• Consider a topical mild corticosteroid
  • Consider ear drops to prevent secondary bacterial or fungal infection, e.g. 2% acetic acid (Vosol – also available OTC); consider prescribing combination anti-inflammatory with antibiotic ear drops if otitis externa is present
  • Oral analgesia for earache
Respiratory tract symptoms
  • Salbutamol MDI given via spacer for bronchospasm
  • Prescribe oral analgesics for sore throat; anaesthetic throat sprays or lozenges are available OTC
  • Prescribe an oral antihistamine and fluticasone nasal spray for allergic rhinitis; xylometazoline nasal spray (Otrivin) available OTC (for short-term use only)
Vomiting, diarrhoea
  • Monitor and prevent or treat dehydration with fluid replacement (see: Assessing, preventing and managing dehydration”)
  • Consider prescribing antiemetic or antidiarrhoeal medicines (loperamide is also available OTC). N.B. There is a theoretical risk that antidiarrhoeal medicines may increase the length of time that the toxin is present and therefore the duration of the illness.

OTC = over-the-counter; MDI = metered dose inhaler

* Can increase skin dryness; avoid in patients with dry skin

There are no subsidised proprietary products containing menthol, but menthol in a topical corticosteroid or other dermatological base, e.g. aqueous cream, can be prepared by pharmacists if prescribed. Check with the dispensing pharmacist the cost of prescribing this product as full or part subsidy may apply.

** Partly funded

Assessing, preventing and managing dehydration

Patients presenting with symptoms of gastroenteritis, e.g. nausea, vomiting or diarrhoea, caused by suspected cyanotoxin poisoning should be assessed for dehydration, although accurate assessment can be difficult, particularly in children and older people. In adults, the most obvious clinical signs of dehydration include dry mucous membranes, the absence of tears, low urine output and hypotension. Patients with gastroenteritis can usually be managed at home; refer patients to hospital who have persistent vomiting despite antiemetics, are unable to retain oral fluids or who have severe dehydration, or who have co-morbidities that may worsen with dehydration, e.g. type 1 diabetes. Consider temporarily stopping medicines that may aggravate dehydration, e.g. diuretics.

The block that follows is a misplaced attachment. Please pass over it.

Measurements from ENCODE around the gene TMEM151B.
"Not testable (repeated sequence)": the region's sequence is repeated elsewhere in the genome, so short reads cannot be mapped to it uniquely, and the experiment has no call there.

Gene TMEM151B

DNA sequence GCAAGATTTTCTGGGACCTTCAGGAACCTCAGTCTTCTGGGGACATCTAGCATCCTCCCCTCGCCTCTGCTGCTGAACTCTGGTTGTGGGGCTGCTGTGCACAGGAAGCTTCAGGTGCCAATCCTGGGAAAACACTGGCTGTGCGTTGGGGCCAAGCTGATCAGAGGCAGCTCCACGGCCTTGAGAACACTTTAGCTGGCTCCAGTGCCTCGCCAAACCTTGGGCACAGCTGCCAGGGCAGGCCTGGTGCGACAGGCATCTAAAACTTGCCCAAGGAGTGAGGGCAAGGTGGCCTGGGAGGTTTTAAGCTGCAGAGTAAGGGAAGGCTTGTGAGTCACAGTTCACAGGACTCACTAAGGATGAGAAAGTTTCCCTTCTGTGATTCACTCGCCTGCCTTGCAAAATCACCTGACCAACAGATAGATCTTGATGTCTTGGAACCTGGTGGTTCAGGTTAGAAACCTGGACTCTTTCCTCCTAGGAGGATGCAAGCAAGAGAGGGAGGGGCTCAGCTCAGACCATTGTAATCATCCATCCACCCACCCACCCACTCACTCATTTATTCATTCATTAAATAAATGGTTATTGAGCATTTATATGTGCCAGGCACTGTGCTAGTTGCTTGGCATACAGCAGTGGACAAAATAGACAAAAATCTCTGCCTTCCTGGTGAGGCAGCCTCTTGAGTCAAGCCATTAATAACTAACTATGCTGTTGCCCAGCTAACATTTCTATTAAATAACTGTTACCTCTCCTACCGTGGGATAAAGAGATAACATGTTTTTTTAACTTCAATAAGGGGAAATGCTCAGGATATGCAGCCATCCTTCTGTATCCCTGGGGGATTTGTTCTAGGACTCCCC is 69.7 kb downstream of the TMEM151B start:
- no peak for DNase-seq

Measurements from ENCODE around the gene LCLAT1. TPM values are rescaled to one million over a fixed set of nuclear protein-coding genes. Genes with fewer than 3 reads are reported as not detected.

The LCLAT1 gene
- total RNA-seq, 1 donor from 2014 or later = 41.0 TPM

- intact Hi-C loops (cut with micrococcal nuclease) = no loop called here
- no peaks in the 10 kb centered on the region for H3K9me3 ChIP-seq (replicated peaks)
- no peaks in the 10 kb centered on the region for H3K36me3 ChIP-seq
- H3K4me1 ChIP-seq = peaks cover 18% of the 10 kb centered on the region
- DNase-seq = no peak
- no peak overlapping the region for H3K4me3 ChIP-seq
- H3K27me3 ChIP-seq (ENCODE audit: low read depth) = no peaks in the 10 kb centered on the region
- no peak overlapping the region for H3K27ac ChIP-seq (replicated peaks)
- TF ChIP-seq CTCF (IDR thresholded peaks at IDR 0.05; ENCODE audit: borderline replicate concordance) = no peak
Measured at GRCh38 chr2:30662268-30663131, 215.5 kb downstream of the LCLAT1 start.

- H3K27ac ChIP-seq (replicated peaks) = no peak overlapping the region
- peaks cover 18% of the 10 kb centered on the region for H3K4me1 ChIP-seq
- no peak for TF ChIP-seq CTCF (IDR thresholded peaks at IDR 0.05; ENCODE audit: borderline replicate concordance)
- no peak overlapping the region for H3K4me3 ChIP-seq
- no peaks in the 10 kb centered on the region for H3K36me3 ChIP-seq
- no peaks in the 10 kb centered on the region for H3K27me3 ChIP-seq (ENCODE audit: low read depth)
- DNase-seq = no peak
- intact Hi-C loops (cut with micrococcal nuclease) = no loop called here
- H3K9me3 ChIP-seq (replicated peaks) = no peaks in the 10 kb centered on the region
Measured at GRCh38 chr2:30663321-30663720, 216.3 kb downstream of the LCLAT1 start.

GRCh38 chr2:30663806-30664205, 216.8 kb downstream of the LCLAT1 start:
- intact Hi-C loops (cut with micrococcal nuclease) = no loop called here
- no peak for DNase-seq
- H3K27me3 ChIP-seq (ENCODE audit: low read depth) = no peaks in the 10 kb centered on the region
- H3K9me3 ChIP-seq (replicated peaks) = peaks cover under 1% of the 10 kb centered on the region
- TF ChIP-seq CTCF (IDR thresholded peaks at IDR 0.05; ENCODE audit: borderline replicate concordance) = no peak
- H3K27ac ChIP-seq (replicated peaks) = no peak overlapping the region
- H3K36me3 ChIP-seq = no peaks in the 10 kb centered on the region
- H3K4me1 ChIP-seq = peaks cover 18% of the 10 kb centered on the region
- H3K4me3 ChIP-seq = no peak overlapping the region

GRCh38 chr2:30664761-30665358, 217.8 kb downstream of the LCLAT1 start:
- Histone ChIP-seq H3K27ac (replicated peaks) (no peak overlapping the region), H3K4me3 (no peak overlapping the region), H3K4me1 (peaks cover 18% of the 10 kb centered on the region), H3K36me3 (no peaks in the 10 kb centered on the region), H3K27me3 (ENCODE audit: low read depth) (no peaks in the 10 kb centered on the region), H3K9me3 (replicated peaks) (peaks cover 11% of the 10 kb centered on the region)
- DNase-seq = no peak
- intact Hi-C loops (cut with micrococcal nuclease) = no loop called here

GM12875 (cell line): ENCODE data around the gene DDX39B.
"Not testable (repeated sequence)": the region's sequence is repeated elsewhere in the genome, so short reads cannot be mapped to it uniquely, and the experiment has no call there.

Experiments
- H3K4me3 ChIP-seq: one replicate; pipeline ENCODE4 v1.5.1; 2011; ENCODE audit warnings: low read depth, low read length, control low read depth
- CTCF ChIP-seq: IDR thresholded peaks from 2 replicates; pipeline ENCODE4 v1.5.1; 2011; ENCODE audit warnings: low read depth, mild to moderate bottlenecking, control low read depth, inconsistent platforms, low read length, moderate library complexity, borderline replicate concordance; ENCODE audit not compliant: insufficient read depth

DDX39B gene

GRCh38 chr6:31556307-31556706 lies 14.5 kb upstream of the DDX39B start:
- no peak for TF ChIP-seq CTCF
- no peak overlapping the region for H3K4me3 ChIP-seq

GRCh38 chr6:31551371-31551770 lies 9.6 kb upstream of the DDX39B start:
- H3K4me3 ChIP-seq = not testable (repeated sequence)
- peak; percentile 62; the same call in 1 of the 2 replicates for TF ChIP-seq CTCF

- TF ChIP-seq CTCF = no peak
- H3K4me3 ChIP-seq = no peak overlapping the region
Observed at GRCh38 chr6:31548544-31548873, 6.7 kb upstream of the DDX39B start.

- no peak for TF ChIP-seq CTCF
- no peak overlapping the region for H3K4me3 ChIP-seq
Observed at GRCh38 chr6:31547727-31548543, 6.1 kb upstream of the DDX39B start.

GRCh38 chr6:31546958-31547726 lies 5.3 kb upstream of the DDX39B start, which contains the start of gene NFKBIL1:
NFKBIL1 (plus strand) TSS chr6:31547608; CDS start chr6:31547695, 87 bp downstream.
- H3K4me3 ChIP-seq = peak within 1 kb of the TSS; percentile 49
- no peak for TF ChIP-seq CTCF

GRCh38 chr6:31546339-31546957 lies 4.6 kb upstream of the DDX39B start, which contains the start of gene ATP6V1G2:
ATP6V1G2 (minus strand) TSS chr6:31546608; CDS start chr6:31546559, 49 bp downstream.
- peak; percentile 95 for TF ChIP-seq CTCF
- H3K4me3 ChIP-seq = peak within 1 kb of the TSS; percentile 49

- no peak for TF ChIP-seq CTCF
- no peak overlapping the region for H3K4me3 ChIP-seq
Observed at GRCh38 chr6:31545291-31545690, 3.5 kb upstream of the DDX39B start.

Patients with diarrhoea should be advised to increase oral fluid-intake to two litres per day with fluids such as water (with electrolytes if the person has hyponatraemia), thin soups, sugar-free sports drinks, diluted juices, and to avoid sugary or caffeinated drinks; oral rehydration solutions are not typically necessary in adults.19 Intravenous normal saline may be administered if indicated and available. Advise patients to eat normally when they feel they are able; bland foods may be more palatable initially and can help manage diarrhoea in the short-term.

Infants and children without signs of clinical dehydration should continue to be breastfed and given other milk feeds as normal; older children should be encouraged to drink regularly, in small amounts. Oral rehydration solution is recommended for infants or children with signs of dehydration.20 Chilling the oral rehydration solution (or freezing into ice blocks) can improve palatability. Fluids should continue to be offered in regular, small amounts to help avoid vomiting.

Follow up should be guided by the severity of symptoms

Follow up by phone or in person may be indicated for patients with suspected cyanotoxin poisoning if they have moderate or persistent symptoms or are at risk of more severe toxicity due to young age, frailty or co-morbidities.

Acknowledgement

Thank you to Associate Professor Deborah Read, Environmental Health Intelligence NZ, Centre for Public Health Research, Massey University, Wellington Campus for expert review of this article.

Article supported by EHINZ

N.B. Expert reviewers do not write the articles and are not responsible for the final content. bpacnz retains editorial oversight of all content.